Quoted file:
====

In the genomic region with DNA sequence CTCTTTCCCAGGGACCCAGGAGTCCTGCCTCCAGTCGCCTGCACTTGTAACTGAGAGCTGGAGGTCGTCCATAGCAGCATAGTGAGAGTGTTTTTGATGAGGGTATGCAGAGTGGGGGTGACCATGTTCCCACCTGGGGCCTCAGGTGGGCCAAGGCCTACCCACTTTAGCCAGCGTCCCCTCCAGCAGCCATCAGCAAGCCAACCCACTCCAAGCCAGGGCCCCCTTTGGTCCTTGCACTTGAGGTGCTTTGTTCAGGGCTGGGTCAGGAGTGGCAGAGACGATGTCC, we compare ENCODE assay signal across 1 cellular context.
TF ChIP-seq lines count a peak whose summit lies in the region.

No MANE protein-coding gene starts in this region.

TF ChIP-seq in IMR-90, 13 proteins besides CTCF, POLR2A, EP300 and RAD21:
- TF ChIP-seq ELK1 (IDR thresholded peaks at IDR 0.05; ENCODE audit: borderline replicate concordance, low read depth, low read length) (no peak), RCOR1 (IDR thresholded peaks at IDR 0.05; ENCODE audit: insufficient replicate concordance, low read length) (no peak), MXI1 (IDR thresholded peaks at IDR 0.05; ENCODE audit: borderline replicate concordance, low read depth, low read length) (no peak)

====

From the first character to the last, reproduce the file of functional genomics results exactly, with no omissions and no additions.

In the genomic region with DNA sequence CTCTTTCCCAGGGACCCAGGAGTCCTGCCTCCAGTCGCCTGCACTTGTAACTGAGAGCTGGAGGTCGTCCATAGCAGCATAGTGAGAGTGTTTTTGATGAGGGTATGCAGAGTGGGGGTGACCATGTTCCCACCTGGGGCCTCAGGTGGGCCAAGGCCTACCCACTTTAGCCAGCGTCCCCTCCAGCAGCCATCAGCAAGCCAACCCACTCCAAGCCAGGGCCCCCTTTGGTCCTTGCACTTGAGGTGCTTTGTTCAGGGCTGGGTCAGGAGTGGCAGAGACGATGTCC, we compare ENCODE assay signal across 1 cellular context.
TF ChIP-seq lines count a peak whose summit lies in the region.

No MANE protein-coding gene starts in this region.

TF ChIP-seq in IMR-90, 13 proteins besides CTCF, POLR2A, EP300 and RAD21:
- TF ChIP-seq ELK1 (IDR thresholded peaks at IDR 0.05; ENCODE audit: borderline replicate concordance, low read depth, low read length) (no peak), RCOR1 (IDR thresholded peaks at IDR 0.05; ENCODE audit: insufficient replicate concordance, low read length) (no peak), MXI1 (IDR thresholded peaks at IDR 0.05; ENCODE audit: borderline replicate concordance, low read depth, low read length) (no peak)